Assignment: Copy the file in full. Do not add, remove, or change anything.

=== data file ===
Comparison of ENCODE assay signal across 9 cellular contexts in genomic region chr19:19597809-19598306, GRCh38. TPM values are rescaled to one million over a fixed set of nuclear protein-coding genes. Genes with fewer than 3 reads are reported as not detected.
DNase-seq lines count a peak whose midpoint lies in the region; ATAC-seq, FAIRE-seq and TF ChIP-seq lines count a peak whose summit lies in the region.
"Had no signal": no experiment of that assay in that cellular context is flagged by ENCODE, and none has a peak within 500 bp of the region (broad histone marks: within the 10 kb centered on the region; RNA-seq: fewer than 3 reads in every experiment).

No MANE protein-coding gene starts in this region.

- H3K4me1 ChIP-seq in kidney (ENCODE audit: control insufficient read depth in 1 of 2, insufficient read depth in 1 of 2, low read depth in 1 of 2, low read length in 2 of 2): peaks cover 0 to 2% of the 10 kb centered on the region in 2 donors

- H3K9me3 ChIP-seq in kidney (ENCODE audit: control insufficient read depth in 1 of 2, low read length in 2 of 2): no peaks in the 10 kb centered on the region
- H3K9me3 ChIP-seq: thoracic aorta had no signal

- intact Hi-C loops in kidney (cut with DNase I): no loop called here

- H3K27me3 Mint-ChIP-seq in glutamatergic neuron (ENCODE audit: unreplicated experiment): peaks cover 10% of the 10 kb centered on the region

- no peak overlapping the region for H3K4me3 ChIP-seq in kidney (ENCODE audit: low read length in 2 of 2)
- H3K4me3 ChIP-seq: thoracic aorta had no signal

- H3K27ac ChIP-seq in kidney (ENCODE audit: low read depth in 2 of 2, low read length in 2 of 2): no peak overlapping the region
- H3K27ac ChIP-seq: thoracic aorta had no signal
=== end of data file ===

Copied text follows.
Comparison of ENCODE assay signal across 9 cellular contexts in genomic region chr19:19597809-19598306, GRCh38. TPM values are rescaled to one million over a fixed set of nuclear protein-coding genes. Genes with fewer than 3 reads are reported as not detected.
DNase-seq lines count a peak whose midpoint lies in the region; ATAC-seq, FAIRE-seq and TF ChIP-seq lines count a peak whose summit lies in the region.
"Had no signal": no experiment of that assay in that cellular context is flagged by ENCODE, and none has a peak within 500 bp of the region (broad histone marks: within the 10 kb centered on the region; RNA-seq: fewer than 3 reads in every experiment).

No MANE protein-coding gene starts in this region.

- H3K4me1 ChIP-seq in kidney (ENCODE audit: control insufficient read depth in 1 of 2, insufficient read depth in 1 of 2, low read depth in 1 of 2, low read length in 2 of 2): peaks cover 0 to 2% of the 10 kb centered on the region in 2 donors

- H3K9me3 ChIP-seq in kidney (ENCODE audit: control insufficient read depth in 1 of 2, low read length in 2 of 2): no peaks in the 10 kb centered on the region
- H3K9me3 ChIP-seq: thoracic aorta had no signal

- intact Hi-C loops in kidney (cut with DNase I): no loop called here

- H3K27me3 Mint-ChIP-seq in glutamatergic neuron (ENCODE audit: unreplicated experiment): peaks cover 10% of the 10 kb centered on the region

- no peak overlapping the region for H3K4me3 ChIP-seq in kidney (ENCODE audit: low read length in 2 of 2)
- H3K4me3 ChIP-seq: thoracic aorta had no signal

- H3K27ac ChIP-seq in kidney (ENCODE audit: low read depth in 2 of 2, low read length in 2 of 2): no peak overlapping the region
- H3K27ac ChIP-seq: thoracic aorta had no signal